Calculating Speed and Feeds with a Chip Load Chart

Calculating Speed and Feeds with a Chip Load Chart

CNC machines allow for increased automation, flexibility, and overall productivity. But when it comes to these machines, calculating speed and feeds with a chip load chart is one of the most important concepts to master.

What is Spindle Speed?

Spindle speed is a critical part of CNC operations, as it determines how fast the tool rotates. This is generally measured as Revolutions Per Minute (RPM). In order to achieve accuracy and precision when calculating speed and feeds with a chip load chart, spindle speed needs to be carefully controlled. Proper spindle speed settings ensure maximum effectiveness in cutting, drilling, and finishing applications and should not be overlooked during the CNC programming process. In order to calculate the proper spindle speed, you need to perform calculations using feed rate, chip load, and depth of cut (keep reading for more information).

What is a Feed Rate?

A feed rate is the rate at which a tool cuts or moves through a material in order to machine that material into a particular shape. It can also be known as speed of cut and is governed by the cutting conditions such as spindle speed, depth of cut, and the particular tool being used. This rate is typically calculated in inches per minute (IPM) and must carefully be set to prevent damage to the material or machinery.

What is a Chip Load Chart and How do I Use it?

Chip load is the thickness of the material being removed each time the cutting edge of the tool passes through the material being machined.  

Using a chip load chart is moderately easy; refer to the documentation provided by the tool manufacturer for the recommended chip load in the desired material (ex: hardwood, or softwood, or laminated plywood, etc). Once you have these values, use our feeds and speeds calculators to determine the accompanying Spindle RPM and Feed Rate. Make sure to start at the lower end of the calculated feed rate and then increase the feed rate until your finish deteriorates. At this point, bring back down the feed rate to reach the desired results. Remember, you should have evenly sized chips, not dust (there can be exceptions here for materials like MDF), and your tool should NEVER be exceedingly hot to the touch. (Chip load charts are often used in conjunction with tooling manufacturers’ recommendations for optimal machining performance, as well as the specific end-use application.)

Here is a formula to explain this further:

Chip Load (inches) = Feed rate (IPM) / (RPM x No. of Flutes)

Spindle Speed (RPM) = Feed Rate (IPM) / (Chip Load x No. of Flutes)

Feed Rate (IPM) = RPM x No. of Flutes x Chip Load

Why is Using a Chip Load Chart While Calculating Speed and Feeds so Important?

Speed and feeds refer to the rotational and feed rates of a tool which will affect the performance of that tool in regard to cutting power, material removal rate, accuracy, surface finish, etc. Knowing how to properly calculate speed and feeds can be critical for achieving the desired results from CNC machining operations.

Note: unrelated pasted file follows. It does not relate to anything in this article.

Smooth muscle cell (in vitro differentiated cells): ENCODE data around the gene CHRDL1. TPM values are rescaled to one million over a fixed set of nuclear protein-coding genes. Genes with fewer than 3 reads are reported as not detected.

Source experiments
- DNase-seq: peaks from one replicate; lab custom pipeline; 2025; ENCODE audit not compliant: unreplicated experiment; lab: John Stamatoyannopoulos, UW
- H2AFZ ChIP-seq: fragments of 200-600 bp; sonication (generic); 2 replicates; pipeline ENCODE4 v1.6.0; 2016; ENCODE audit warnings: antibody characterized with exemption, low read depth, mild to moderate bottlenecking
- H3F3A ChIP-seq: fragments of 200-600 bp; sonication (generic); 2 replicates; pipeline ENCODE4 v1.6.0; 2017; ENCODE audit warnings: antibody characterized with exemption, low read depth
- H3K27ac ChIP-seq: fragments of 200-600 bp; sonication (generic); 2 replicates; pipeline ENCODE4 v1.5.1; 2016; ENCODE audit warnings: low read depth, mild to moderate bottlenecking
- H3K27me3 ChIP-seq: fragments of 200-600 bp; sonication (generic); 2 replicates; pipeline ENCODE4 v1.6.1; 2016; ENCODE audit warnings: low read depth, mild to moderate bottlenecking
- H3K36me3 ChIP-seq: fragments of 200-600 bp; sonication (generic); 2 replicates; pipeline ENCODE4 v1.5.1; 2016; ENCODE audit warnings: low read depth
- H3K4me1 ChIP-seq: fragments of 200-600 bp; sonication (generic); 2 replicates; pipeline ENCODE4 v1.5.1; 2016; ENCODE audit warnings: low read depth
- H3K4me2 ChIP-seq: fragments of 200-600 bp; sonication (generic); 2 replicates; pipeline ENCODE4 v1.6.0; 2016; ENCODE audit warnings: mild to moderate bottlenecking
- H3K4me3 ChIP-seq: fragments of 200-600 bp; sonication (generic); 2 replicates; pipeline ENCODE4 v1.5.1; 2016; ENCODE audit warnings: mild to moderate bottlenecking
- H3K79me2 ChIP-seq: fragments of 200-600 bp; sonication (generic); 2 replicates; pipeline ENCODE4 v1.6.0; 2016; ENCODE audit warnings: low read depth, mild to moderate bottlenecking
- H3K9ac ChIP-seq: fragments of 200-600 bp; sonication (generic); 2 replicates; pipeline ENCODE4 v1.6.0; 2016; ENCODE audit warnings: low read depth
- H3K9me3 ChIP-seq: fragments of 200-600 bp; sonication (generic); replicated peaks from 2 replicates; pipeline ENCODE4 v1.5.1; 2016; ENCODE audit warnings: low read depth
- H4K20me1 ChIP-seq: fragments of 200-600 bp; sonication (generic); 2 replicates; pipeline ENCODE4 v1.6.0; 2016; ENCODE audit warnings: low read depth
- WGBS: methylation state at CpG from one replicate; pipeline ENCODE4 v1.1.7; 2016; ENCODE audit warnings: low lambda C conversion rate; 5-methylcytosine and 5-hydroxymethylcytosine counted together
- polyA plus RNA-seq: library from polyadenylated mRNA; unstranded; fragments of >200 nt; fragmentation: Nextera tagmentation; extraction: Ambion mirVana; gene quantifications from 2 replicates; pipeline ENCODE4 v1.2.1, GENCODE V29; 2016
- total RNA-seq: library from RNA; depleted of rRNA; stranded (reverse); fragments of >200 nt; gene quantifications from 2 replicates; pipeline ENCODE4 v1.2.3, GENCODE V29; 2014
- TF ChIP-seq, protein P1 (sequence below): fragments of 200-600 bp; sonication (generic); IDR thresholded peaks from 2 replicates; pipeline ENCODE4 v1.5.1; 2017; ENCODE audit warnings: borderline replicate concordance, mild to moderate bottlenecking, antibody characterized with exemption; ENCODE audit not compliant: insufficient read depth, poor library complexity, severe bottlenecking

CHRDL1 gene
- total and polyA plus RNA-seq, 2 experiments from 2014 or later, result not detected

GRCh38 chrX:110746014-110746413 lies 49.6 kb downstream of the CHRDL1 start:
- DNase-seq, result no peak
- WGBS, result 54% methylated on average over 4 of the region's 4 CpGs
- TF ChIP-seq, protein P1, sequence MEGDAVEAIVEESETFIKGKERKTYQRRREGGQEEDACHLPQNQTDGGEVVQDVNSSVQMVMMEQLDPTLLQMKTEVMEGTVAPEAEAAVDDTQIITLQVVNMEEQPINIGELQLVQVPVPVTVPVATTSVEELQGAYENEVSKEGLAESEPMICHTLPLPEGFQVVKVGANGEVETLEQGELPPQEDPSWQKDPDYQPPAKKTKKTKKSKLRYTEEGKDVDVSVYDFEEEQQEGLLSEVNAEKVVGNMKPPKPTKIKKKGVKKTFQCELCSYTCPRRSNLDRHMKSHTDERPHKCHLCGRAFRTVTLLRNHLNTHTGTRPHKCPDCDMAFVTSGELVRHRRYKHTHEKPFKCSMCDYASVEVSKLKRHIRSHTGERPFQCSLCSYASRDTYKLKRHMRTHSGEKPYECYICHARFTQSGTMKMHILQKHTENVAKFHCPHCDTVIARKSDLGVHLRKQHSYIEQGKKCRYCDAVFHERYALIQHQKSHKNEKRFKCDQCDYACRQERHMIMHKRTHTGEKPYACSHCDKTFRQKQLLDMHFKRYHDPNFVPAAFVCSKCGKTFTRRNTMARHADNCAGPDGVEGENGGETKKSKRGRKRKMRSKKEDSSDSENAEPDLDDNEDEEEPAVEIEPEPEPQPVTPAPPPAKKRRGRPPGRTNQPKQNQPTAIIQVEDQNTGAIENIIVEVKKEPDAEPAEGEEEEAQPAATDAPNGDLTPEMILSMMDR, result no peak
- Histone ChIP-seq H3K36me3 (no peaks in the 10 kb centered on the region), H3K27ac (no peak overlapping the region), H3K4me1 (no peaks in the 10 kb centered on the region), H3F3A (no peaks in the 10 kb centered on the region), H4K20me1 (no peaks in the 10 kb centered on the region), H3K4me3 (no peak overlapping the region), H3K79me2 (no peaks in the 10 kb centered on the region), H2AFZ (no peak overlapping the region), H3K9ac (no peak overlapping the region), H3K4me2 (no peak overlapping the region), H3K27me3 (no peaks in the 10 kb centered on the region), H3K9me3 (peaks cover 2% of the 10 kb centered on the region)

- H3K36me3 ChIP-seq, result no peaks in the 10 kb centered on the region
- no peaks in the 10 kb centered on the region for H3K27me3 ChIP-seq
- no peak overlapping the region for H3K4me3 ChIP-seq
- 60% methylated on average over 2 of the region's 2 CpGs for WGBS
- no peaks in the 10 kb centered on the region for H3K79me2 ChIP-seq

When routing you generate a lot of heat. Excessive heat is the leading cause of tool wear. That’s why understanding how to maintain this heat by using a chip load chart is so important. As the material is cut, heat builds up due to friction. A properly running tool should never be hot to the touch because it can break down the cutting edge materials in the tool which leads to them being dull and insufficient. This heat should be removed with the chip. To prevent this built-up heat from damaging the tool and workpiece, it is crucial to select a chip load that will enable enough cutting time for efficient cooling of the tool and workpiece. In addition, effective dust collection is crucial to keep the temperature of a cutting tool within normal operating conditions.

Still Not Seeing Results When Using a Chip Load Chart?

This is all a good starting point for calculating speed and feed rate, however, there can be some factors that prohibit the desired outcome. Sometimes parts are too small to effectively run at the desired rate, or your machine might be too old, or not capable of running at the proper speed rates.

If you are not seeing results at the manufacturer recommended chip load then you may have a dull cutting tool or you may need to acquire a tool that is a more effective design for the tool path and material you are machining. Furthermore, different materials require different tools and feed rates; if incorrect feeds or speeds are used for certain materials then burrs may develop on the part surface. Lastly, depending on whether one is performing a climb cut or conventional cut greatly affects the chip load chart as it would result in reverse rotation in climb cutting causing an increase in torque on the tool spindle.

Ultimately these problems can jeopardize part quality as well as safety measures on certain projects making it essential for manufacturers to consider all these issues before making any adjustments to their chip load calculations. But even so, the information provided by manufacturer chip load charts – typically related to cutting tool diameter and type, material being milled, machine horsepower, etc. – helps to ensure that operators select the correct spindle speed and feed rate setting which enables them to obtain optimum performance from their chosen tool. Not only does this increase success rates but it also helps reduce wear on the cutting tool, saving time and money in materials costs.

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